It´s instances like these that make me feel a pseudo-hatred for travelling. I am a proud feminist. A proud advocate for freedom, choice and opportunity for all people. It really disgusts and outrages me that there are so many places where women and young girls are forced, or tricked, into letting people exploit their only real property, their bodies. “It´s the oldest profession in the world!!” is the catchphrase of many who don´t want to think any more about it. But should I really have to accept that because I was freakishly lucky for the family and time that I was born into, that I get to have an education so that I can at least try for a profession of my own choosing? That I was lucky so only I get to benefit? Maybe it is simply the case the the world sucks. It´s just unfair. But I refuse to believe that humans cannot change a human world. And we seem to be becoming more and more aware that socioeconomic injustices aren´t necessarily due to inherent imbalances in natural resources or in the will of a region´s people to have a better life.  I rant because I can´t quite help it and because it´s the best way to show how strongly I feel about this.

So the pseudo-hatred for travelling is because it allows me to meet and listen to people like him, consumers and propagaters of a machine that degrades human life… and find that I can´t hate him. I hate that even with all my various fortunes and abilities, there are men who will look at me with certain automatic associations and beliefs simply because I am female, of ¨colour¨, and young. (This French guy had been looking at me out of the corner of his eye before he talked to me, and I have been hinted to before… I won´t elaborate but there is a definite difference between this sort of proposition or suggestion from a man and a regular pick-up.)I hate that I hate this even though I don´t even have the worst of it. And yet I still can´t hate him.

There is such a strong need for resolution for conflicts surrounding a belief like this. I´ve tried to think on it a bit… and I realise that I can´t blame him because I don´t think he has any other opportunity to meet women and “feel loved” otherwise. His loneliness was incredibly palpable. But his loneliness wasn´t piteous or tragic, it was merely a simple fact of life for him. I know it sounds like an excuse but he was an awkward man, not attractive in any sense, and was either simple-minded or merely not well-educated. I don´t blame him for wanting to feel something more than what he has. I wouldn´t want what he has, anymore than I would want what the Colombian girls have. I think I also can´t blame him because I believe he really could have married one of these girls and settled down to a life where he took care of them.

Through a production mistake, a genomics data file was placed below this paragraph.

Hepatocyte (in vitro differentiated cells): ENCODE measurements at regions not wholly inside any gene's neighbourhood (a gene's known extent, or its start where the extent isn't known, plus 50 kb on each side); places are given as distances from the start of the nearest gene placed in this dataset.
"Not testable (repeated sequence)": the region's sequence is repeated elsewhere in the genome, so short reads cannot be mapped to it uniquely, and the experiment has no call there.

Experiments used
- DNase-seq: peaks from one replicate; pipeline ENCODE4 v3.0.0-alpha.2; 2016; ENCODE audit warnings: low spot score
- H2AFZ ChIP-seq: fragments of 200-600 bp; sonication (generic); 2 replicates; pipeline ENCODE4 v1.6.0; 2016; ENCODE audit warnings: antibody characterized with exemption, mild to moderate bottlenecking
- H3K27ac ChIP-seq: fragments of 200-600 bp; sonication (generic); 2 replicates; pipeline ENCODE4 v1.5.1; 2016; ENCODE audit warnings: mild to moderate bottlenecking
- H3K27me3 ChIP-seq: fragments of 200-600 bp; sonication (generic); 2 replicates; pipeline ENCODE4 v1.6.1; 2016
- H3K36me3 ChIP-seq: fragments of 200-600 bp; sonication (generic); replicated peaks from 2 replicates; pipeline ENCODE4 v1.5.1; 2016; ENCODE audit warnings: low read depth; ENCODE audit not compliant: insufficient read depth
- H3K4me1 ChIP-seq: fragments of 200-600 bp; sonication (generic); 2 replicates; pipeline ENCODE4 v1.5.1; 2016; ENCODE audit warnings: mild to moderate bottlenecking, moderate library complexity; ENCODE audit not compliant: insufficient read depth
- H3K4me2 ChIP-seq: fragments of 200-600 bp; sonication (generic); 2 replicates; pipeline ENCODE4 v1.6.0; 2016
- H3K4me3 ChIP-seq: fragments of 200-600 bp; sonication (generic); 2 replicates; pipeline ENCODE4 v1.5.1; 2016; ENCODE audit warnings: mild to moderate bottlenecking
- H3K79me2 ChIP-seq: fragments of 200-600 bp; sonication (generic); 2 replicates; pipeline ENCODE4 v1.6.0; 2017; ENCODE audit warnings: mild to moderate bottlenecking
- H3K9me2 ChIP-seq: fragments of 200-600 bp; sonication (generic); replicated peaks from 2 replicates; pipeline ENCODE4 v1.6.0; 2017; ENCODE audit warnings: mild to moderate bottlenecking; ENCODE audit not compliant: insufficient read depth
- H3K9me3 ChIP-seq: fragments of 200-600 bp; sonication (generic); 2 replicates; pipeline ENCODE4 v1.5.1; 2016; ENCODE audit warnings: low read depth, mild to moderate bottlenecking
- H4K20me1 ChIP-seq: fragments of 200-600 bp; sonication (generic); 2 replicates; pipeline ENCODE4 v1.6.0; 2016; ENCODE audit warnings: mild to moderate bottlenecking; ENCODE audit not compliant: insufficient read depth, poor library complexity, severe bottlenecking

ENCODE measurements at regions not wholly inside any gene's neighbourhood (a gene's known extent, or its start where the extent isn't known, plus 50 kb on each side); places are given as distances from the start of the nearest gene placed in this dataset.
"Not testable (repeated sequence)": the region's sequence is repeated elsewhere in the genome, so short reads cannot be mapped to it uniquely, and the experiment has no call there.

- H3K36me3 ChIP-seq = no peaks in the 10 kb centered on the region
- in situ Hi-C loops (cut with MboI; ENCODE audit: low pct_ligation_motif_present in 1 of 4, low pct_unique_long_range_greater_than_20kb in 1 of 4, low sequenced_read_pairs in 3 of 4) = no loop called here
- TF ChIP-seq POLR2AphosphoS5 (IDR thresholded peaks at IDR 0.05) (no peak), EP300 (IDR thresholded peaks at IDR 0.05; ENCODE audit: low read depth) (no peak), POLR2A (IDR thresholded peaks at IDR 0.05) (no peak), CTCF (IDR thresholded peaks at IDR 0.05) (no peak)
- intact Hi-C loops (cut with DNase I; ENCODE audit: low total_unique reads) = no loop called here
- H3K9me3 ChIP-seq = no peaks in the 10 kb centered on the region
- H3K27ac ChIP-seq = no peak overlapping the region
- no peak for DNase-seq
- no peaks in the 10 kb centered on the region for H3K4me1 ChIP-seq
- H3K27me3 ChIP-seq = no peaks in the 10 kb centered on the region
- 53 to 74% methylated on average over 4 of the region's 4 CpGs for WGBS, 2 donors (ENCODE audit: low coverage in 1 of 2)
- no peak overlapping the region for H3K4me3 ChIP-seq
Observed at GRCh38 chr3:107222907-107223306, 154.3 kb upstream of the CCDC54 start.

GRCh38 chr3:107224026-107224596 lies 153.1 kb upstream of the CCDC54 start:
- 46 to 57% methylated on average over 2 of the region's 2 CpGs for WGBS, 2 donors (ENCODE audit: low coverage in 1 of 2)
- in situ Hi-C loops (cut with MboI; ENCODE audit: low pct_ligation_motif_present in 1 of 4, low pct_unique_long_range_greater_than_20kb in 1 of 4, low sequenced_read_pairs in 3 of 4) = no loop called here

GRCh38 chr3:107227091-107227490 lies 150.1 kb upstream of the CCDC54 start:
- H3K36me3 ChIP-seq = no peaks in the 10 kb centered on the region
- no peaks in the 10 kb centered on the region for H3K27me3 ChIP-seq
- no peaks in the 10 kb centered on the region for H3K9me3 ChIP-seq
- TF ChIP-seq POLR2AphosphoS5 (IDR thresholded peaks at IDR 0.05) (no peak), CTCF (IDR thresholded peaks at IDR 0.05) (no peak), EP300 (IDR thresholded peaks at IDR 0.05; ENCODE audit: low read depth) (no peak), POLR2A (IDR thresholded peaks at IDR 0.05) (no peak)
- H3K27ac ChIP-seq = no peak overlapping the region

The hardest part for me was figuring out how I could not blame him when the simple fact is that he is a consumer of the flesh trade, the flesh trade that in particular gains from women not having opportunities. I have arrived at a partial explanation only. That he has figured out that it´s the rich vs the poor, but hasn´t thought any further about how it´s not simply another job among other crappy ones available to poor girls, that it might be the only option they are told about or that they have even been forced into it. And of course will not have seen beyond himself to see that our own attitudes and actions do in fact shape the lives of others, even if these others are somewhere far away.

But I don´t know. Maybe I´m just excusing him because I didn´t think he was very smart. And maybe he´s smarter than I think. Maybe I´m doing it because I feel sorry for him. And maybe he was trying to get me to feel sorry for him. He did offer to be my chauffeur a little later on. But yeah. Travelling can be a bitch with how it not merely imperceptibly widens the walls of your mind but how it becomes an almighty wrench that pries and pushes it open.


One thought on “Crossing the border

  1. Tolerance can be very difficult but easier than forgiveness, which is still beyond me. I think we work hard to think out mitigating circumstances for other people because we know that intolerance meakes the world a worse place. We also know that we can’t change the way people think and behave if we can’t find common ground with them.

    I know that you always give new people a fair chance because there is good in most people and given the right circumstances, they will be good, because doing the right thing can make them feel good too.